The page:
You hear that, right? Those five notes? That’s the sum total of Kylo Ren’s theme. It doesn’t seem like much at first glance, but there’s really a lot going on here. First, the sharp tone of that brass is designed to grab your attention, this is a character to pay attention to. As a result, even before we know who Kylo Ren is, we know that this is someone important. Second, and more importantly, these five notes are actually related to “The Imperial March.”

For instance, here’s the first part of “The Imperial March” below:

Screen Shot 2020-03-03 at 4.55.27 PM

Now, look at Kylo Ren’s Theme:

Screen Shot 2020-03-03 at 4.59.35 PM

To see the similarity, compare the last five notes of the “Imperial March” motif to Kylo Ren’s Theme. Notice how they move in the same way? If it helps, hum the last part of “The Imperial March” and then hum Kylo Ren’s Theme to yourself. They’re not identical by any means, but the similarity is there.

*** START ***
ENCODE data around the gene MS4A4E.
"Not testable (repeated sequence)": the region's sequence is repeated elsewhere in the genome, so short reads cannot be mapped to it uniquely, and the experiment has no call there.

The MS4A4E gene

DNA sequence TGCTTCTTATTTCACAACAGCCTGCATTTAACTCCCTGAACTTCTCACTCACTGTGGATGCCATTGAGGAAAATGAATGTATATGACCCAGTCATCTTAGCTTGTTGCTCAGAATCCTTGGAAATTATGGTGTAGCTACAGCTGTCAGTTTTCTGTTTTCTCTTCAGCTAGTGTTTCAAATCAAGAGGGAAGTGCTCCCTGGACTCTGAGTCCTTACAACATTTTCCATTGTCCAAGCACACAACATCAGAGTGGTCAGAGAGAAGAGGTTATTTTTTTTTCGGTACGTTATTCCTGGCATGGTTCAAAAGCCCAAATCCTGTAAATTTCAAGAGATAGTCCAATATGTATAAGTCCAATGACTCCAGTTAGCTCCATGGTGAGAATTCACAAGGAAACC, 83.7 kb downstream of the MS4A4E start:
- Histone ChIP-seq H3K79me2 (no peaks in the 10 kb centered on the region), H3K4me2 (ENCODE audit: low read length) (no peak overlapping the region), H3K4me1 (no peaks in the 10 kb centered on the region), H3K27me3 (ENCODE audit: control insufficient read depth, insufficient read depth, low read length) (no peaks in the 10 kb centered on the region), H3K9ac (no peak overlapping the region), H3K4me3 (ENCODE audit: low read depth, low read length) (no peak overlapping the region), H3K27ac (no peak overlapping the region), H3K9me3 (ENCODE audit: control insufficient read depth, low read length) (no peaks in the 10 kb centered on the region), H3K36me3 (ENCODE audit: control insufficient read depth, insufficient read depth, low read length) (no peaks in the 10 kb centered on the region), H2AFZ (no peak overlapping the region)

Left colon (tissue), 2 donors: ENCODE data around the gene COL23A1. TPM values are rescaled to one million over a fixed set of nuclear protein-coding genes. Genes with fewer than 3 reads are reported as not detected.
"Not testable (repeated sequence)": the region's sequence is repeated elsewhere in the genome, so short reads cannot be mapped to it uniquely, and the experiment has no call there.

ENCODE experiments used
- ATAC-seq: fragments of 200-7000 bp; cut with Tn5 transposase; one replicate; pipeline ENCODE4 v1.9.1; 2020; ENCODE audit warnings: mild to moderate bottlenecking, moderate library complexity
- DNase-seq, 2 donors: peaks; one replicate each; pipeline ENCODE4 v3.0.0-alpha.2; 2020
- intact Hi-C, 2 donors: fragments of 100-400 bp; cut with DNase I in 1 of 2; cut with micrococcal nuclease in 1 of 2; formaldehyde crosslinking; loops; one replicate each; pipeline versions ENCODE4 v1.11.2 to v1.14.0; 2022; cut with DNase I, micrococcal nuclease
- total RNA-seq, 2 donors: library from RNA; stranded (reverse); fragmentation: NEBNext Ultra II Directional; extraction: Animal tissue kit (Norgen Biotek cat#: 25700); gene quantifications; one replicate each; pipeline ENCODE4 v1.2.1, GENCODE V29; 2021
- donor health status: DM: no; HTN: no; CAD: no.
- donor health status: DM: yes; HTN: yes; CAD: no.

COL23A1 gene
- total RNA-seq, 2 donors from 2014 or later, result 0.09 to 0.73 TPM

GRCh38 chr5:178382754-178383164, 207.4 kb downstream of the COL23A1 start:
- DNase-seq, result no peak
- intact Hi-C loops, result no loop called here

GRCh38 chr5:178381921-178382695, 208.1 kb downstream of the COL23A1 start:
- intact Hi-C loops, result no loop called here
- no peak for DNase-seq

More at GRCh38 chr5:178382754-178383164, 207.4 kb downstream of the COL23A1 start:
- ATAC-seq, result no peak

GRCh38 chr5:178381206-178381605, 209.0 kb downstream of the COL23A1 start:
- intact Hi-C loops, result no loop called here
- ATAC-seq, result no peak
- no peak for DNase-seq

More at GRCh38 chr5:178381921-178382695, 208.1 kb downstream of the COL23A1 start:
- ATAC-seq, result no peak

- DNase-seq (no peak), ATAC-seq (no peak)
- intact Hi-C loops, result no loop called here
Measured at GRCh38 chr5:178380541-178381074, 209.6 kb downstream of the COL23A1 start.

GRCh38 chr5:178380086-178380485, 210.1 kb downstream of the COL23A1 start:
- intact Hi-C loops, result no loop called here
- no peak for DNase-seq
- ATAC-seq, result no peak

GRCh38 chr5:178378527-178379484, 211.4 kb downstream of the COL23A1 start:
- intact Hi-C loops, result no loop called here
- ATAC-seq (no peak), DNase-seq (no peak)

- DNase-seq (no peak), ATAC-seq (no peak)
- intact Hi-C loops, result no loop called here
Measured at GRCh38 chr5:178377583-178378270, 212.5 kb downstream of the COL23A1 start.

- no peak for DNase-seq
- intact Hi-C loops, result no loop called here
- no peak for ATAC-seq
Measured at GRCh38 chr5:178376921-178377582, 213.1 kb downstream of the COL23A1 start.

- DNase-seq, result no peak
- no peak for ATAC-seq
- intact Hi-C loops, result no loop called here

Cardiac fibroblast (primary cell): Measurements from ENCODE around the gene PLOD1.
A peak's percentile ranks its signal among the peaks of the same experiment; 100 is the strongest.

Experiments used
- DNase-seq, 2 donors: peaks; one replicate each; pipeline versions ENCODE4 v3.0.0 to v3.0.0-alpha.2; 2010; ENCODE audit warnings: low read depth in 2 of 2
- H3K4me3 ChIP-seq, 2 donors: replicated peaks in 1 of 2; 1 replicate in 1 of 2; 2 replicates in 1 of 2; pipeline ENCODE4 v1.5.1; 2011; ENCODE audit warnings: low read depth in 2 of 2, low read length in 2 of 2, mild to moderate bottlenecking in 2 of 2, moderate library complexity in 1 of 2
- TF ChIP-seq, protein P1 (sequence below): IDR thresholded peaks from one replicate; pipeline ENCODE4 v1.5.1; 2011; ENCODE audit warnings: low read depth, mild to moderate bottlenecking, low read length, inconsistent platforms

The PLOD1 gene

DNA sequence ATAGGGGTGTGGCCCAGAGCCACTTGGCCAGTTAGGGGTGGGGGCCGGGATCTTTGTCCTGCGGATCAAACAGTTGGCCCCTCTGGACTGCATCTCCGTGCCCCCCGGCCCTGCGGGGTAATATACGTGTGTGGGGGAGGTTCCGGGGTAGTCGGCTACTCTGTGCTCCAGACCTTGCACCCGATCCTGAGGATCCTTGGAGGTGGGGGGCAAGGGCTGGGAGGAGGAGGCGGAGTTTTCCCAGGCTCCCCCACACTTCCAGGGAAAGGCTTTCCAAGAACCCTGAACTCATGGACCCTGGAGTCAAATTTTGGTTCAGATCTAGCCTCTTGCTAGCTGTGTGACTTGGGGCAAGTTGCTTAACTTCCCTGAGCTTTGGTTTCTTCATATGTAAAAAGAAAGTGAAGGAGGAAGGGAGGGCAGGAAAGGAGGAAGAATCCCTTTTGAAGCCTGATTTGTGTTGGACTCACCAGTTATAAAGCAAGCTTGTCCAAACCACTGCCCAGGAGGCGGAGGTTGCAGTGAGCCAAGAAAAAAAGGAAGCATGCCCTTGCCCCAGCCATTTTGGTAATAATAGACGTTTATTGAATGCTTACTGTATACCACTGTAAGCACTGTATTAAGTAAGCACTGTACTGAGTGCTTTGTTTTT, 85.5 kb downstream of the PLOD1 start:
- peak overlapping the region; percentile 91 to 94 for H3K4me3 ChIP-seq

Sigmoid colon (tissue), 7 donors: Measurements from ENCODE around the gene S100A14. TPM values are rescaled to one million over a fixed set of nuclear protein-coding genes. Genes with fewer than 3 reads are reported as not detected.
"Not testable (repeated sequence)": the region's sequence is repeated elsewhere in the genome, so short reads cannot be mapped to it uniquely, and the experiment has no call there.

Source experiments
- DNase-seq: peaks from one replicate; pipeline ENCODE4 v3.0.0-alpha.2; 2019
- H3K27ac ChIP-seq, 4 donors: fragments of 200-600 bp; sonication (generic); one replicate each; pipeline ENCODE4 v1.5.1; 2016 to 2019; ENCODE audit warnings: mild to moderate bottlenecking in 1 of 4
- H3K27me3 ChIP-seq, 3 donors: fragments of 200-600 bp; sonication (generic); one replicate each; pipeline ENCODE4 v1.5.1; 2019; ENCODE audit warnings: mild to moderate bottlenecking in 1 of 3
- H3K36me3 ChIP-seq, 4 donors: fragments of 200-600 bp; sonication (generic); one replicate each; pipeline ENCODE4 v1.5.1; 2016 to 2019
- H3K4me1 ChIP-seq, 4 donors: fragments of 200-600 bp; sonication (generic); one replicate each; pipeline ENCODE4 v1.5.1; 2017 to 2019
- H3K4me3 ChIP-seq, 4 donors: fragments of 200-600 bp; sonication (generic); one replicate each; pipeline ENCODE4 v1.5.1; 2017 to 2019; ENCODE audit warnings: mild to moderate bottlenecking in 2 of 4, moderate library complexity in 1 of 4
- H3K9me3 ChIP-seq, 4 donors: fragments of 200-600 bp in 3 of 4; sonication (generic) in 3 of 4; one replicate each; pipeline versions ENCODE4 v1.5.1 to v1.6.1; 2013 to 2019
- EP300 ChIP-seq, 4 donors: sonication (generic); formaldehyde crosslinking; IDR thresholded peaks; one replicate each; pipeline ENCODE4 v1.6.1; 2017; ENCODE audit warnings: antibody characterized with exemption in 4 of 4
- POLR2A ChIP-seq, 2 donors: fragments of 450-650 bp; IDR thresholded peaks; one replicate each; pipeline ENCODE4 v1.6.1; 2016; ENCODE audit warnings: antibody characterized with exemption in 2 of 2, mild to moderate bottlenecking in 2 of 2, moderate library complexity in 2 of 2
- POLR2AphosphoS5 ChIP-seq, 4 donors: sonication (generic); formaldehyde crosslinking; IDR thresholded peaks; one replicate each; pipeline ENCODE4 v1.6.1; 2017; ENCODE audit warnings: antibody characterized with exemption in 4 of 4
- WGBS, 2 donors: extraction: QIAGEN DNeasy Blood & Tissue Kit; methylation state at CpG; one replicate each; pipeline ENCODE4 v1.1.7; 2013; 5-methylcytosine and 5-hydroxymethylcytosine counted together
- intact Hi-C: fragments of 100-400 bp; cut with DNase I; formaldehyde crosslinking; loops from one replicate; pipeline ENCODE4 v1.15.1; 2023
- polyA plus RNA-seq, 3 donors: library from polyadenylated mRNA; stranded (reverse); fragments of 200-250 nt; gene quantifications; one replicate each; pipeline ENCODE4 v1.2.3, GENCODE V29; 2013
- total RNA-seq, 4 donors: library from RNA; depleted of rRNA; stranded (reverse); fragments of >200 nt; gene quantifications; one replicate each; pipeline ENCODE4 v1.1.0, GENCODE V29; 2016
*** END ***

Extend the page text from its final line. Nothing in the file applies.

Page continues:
And how fitting is it that Kylo Ren’s theme be derived from “The Imperial March”?? This is Darth Vader’s grandson after all, musically speaking it makes all the sense in the world that their themes would have a connection. It’s also a great way to musically connect the original trilogy to the sequel trilogy, even if the connection isn’t that obvious at first glance.

This is yet another example of John Williams’ musical genius at work. He can go back to a theme he created decades ago and derive something completely new from it. Not all composers can do that AND do it well, and Williams handles it masterfully. This is just one example of how well the master can work.

Let me know what you think about this look at Kylo Ren’s Theme in the comments below and have a great day!

See also:

The Empire Strikes Back: “The Imperial March” by John Williams

Star Wars: Rebels “It’s Over Now”

Star Wars: The Clone Wars “Bad Batch Theme” (2020)

Star Wars: The Force Awakens “Rey’s Theme” (2015)

Star Wars: The Force Awakens “March of the Resistance” (2015)

Star Wars: The Last Jedi “The Spark” (2017)

Star Wars: The Rise of Skywalker “Kylo Ren’s Theme (Redeemed Version)” (2019)

Film Soundtracks A-W

Become a Patron of the blog at patreon.com/musicgamer460

Check out the YouTube channel (and consider hitting the subscribe button)

Don’t forget to like Film Music Central on Facebook 🙂